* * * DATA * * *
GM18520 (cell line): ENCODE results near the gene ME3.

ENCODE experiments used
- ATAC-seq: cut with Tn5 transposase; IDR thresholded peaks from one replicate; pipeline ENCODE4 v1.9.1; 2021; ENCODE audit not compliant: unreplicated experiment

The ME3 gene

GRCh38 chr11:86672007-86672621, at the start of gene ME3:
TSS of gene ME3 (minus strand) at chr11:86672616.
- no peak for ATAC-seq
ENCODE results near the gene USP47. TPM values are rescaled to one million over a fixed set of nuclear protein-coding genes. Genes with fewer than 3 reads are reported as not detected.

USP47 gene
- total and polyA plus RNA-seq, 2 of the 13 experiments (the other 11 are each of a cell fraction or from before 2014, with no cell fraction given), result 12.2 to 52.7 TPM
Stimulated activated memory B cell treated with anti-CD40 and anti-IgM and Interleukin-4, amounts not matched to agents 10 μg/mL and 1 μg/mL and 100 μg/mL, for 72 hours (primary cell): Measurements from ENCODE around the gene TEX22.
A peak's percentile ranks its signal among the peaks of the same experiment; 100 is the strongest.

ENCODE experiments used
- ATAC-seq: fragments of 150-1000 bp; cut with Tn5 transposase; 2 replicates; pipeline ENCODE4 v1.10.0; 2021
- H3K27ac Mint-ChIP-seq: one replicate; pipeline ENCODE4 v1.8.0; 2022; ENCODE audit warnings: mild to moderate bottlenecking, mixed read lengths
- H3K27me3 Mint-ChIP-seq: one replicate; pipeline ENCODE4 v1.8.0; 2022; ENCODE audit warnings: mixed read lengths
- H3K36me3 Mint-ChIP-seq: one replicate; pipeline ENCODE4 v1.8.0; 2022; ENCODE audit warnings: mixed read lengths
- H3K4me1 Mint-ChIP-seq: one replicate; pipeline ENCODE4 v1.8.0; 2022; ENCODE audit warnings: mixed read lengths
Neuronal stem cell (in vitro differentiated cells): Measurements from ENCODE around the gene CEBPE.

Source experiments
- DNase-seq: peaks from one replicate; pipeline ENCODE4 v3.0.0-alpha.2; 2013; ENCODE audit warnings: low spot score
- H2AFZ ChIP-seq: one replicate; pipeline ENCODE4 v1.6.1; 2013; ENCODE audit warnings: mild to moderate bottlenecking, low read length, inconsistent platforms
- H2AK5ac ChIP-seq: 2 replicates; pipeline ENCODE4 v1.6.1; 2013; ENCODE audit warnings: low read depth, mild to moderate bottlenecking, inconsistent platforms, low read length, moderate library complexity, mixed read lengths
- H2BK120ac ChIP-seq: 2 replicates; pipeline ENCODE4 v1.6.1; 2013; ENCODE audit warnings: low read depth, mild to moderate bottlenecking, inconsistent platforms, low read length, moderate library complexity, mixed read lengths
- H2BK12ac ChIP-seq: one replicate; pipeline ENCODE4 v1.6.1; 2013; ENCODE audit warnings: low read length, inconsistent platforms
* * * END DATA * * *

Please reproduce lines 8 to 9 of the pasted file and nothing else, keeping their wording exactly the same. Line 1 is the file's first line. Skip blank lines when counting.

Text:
ENCODE results near the gene USP47. TPM values are rescaled to one million over a fixed set of nuclear protein-coding genes. Genes with fewer than 3 reads are reported as not detected.

USP47 gene